Waldemar Carlo, M.D., pediatric cardiologist at Children’s of Alabama and assistant professor in the UAB School of Medicine Department of Pediatrics, says one-third of HLHS patients nationwide present with a narrowing of the aorta after having the Norwood.
“This is why we do a heart catheterization at about 3 months of age — for the reasons JJ has demonstrated to us,” Carlo said. “We do find important residual lesions like aortic arch narrowing that need to be taken care of prior to or during the Glenn surgery.”
How the Glenn worksThe aortic arch repair will add a little bit of difficulty to JJ’s surgery, just because it is another procedure that has to take place in addition to the Glenn.
With the Glenn, surgeons create a direct connection between the pulmonary artery and the vessel returning oxygen-poor blood from the upper part of the body. It is designed to reduce the work the right ventricle has to do by enabling blood returning from the body to flow directly to the lungs.
“The heart will be very slightly bigger than at the time of the Norwood, but we don’t need to do anything inside JJ’s heart,” Dabal said. “The Glenn involves disconnecting the superior vena cava from the heart and sewing it into the right pulmonary artery. We will repair his aorta by adding a new smaller patch.”
The Fontan Procedure, the third surgery, usually is performed between the ages 2 and 5. In this procedure, surgeons connect to the pulmonary artery and the vessel returning oxygen-poor blood from the lower part of the body, enabling the rest of the blood coming back from the body to go to the lungs. Oxygen-rich and oxygen-poor blood no longer mix in the heart once this procedure is complete, and the child’s skin will no longer look bluish — a common symptom for the child after his or her first few days of life.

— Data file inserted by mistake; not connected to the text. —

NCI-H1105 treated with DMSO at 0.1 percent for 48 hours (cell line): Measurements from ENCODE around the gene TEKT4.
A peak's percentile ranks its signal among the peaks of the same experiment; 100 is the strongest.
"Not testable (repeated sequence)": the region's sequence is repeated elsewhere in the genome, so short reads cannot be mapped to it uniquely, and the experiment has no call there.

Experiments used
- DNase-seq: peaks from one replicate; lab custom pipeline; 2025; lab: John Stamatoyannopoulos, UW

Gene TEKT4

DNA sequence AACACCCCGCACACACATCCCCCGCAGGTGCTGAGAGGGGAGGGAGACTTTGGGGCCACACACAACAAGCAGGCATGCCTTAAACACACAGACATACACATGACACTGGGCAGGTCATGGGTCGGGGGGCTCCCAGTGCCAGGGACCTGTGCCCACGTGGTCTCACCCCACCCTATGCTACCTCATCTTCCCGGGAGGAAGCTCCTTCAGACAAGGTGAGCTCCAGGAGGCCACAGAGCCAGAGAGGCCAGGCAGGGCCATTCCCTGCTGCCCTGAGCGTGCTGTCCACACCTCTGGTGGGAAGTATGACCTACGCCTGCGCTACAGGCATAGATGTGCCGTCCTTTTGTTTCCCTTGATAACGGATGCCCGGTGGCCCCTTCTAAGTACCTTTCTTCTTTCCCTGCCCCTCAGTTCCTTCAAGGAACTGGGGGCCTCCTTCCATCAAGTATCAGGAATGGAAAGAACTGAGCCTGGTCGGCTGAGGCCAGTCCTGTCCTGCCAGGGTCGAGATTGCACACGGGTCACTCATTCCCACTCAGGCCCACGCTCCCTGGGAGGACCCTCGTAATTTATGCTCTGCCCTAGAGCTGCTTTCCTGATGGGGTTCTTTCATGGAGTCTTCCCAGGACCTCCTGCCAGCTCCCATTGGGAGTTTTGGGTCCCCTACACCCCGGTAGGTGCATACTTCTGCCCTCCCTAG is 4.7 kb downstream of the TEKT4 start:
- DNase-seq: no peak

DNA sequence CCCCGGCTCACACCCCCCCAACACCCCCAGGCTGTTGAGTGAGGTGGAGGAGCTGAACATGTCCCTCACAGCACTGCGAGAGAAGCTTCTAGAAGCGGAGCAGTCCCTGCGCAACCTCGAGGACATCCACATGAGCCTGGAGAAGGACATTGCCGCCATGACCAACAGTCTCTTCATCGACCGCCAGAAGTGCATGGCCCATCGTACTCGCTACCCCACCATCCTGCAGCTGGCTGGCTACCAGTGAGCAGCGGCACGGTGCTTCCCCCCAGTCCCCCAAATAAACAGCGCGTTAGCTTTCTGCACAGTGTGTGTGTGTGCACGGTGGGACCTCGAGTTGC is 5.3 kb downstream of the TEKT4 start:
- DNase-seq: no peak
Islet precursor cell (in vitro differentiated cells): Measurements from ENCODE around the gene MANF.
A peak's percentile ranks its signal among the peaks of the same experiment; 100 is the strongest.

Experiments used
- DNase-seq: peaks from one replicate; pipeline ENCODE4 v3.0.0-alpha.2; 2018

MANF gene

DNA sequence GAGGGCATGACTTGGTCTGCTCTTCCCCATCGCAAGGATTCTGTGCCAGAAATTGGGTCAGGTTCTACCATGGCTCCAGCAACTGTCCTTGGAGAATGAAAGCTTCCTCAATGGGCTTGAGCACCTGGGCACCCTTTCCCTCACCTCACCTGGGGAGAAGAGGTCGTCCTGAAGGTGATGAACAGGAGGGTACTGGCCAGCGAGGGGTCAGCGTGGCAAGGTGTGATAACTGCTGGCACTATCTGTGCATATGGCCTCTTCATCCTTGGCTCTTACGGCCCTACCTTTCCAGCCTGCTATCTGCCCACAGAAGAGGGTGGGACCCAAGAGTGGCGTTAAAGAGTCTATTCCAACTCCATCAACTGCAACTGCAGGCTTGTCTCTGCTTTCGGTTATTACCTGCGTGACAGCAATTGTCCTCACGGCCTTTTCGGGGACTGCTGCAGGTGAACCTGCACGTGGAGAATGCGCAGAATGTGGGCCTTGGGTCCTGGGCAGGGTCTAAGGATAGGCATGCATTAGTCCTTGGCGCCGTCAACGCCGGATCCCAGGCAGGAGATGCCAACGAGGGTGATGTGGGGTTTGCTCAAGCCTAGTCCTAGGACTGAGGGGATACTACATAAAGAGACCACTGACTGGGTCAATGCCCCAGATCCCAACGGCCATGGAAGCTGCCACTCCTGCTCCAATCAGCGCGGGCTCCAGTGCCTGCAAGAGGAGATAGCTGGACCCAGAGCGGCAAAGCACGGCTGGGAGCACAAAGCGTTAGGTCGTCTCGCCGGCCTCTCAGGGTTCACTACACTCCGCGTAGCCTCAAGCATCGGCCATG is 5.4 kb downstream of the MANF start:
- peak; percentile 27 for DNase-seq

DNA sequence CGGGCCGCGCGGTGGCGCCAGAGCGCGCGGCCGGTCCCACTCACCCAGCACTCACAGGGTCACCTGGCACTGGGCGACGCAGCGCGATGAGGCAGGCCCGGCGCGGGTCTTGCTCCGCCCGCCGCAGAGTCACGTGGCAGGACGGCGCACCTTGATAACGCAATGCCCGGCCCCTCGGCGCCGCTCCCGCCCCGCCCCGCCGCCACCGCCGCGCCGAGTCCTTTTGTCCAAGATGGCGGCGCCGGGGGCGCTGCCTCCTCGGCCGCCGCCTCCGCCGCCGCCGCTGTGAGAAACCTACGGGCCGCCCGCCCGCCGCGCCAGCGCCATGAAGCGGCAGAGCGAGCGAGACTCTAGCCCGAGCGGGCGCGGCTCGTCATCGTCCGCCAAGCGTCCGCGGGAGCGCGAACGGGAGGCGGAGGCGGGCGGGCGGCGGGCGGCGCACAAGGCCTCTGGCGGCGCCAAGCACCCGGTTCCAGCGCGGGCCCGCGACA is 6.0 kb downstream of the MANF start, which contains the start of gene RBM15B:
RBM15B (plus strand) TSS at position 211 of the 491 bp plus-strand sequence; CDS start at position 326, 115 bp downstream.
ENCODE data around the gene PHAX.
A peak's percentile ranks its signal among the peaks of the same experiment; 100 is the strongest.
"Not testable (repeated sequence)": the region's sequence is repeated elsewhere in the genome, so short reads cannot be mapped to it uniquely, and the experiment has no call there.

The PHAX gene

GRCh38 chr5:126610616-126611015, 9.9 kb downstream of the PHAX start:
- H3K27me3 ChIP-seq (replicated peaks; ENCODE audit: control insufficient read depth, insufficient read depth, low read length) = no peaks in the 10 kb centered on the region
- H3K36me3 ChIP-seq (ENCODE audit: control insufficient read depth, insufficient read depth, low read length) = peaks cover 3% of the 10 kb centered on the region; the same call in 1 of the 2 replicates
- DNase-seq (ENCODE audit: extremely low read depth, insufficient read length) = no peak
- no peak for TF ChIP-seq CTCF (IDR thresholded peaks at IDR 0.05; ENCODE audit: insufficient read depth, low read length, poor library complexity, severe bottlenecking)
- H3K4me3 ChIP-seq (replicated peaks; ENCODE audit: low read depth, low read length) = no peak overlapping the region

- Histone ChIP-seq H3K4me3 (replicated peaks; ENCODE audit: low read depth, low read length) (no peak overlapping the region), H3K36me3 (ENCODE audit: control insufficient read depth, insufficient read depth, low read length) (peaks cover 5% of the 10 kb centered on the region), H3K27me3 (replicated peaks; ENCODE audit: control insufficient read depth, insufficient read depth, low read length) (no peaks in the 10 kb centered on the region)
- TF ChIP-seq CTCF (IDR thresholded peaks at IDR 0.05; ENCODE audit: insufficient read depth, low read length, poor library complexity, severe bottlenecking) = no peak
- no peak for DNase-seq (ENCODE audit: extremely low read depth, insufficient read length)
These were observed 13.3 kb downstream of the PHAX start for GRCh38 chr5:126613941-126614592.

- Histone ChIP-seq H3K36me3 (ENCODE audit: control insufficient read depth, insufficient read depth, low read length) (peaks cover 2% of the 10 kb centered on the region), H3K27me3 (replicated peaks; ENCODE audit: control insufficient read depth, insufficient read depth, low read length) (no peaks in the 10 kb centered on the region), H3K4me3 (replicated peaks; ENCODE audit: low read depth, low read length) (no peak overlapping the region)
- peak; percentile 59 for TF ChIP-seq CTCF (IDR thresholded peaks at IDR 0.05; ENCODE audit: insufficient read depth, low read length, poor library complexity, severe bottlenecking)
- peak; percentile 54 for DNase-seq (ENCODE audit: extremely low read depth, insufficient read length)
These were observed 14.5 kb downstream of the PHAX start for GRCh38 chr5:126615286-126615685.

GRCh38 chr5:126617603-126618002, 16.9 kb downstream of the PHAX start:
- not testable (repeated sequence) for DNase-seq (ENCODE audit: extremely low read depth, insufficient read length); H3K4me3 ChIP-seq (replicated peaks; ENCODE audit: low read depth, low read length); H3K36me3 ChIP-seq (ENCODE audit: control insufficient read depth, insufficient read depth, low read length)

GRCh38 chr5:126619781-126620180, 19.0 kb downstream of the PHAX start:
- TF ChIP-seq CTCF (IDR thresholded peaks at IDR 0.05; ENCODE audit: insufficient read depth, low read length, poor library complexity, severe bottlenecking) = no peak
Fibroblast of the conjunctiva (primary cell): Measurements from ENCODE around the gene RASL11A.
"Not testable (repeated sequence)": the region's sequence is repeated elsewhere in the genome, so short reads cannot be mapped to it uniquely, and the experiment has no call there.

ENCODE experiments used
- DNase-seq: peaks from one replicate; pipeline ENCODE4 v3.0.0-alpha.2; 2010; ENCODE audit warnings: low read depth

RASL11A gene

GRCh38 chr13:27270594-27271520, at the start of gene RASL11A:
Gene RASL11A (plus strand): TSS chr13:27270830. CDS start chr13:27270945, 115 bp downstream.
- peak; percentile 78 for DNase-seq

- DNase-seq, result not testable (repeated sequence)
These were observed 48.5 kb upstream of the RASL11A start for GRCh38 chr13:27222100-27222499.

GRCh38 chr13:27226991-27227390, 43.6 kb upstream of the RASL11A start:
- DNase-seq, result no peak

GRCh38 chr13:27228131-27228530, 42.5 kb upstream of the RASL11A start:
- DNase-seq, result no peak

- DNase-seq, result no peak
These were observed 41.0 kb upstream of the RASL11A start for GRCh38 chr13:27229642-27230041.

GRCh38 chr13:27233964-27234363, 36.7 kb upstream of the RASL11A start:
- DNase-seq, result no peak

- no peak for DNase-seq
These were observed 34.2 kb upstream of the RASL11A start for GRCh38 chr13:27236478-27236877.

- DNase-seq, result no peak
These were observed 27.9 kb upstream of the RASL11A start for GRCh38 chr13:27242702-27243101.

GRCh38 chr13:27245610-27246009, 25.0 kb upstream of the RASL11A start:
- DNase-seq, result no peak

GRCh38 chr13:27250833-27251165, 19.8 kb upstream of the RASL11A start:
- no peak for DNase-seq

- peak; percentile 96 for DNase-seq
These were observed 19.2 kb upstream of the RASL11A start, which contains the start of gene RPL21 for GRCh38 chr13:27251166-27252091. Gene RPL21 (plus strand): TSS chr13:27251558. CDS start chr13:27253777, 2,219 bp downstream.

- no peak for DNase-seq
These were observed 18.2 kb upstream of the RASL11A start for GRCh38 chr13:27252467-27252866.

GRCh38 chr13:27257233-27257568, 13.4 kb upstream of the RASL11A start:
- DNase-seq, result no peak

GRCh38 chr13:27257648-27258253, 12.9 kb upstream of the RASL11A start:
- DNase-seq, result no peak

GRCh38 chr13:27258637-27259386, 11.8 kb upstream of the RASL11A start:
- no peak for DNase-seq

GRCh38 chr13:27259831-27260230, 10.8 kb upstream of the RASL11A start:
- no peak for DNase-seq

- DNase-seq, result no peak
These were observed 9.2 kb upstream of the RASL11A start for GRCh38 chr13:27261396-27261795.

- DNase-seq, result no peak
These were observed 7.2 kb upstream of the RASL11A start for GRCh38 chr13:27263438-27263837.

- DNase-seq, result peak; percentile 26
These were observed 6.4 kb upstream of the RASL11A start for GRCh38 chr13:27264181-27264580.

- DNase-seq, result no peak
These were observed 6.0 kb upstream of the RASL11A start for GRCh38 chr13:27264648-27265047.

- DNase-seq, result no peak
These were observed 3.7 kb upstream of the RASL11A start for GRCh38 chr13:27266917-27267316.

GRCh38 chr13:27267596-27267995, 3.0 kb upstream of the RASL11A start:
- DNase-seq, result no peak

Infants who have these surgeries are not cured, and they may have lifelong complications. If the hypoplastic left heart syndrome defect is very complex, or if the heart becomes weak after the surgeries, a heart transplant may be needed.
Life at home with JJJJ spent 57 days in the hospital after his birth and first surgical procedure. Burford says there were many scary moments and some difficult times for her and her husband, James, things not unexpected but obviously tough for any parent to prepare for.
While caregivers worked to nurse JJ back to health, other issues the Burfords knew were possible also leapt to the forefront. Burford says coming to grips with his not being able to eat on his own, for example, was hard.
JJ had a g-tube surgically placed, and when that caused some reflux issues, he had to switch to a j-tube to be fed — a tube that is still used to feed him today.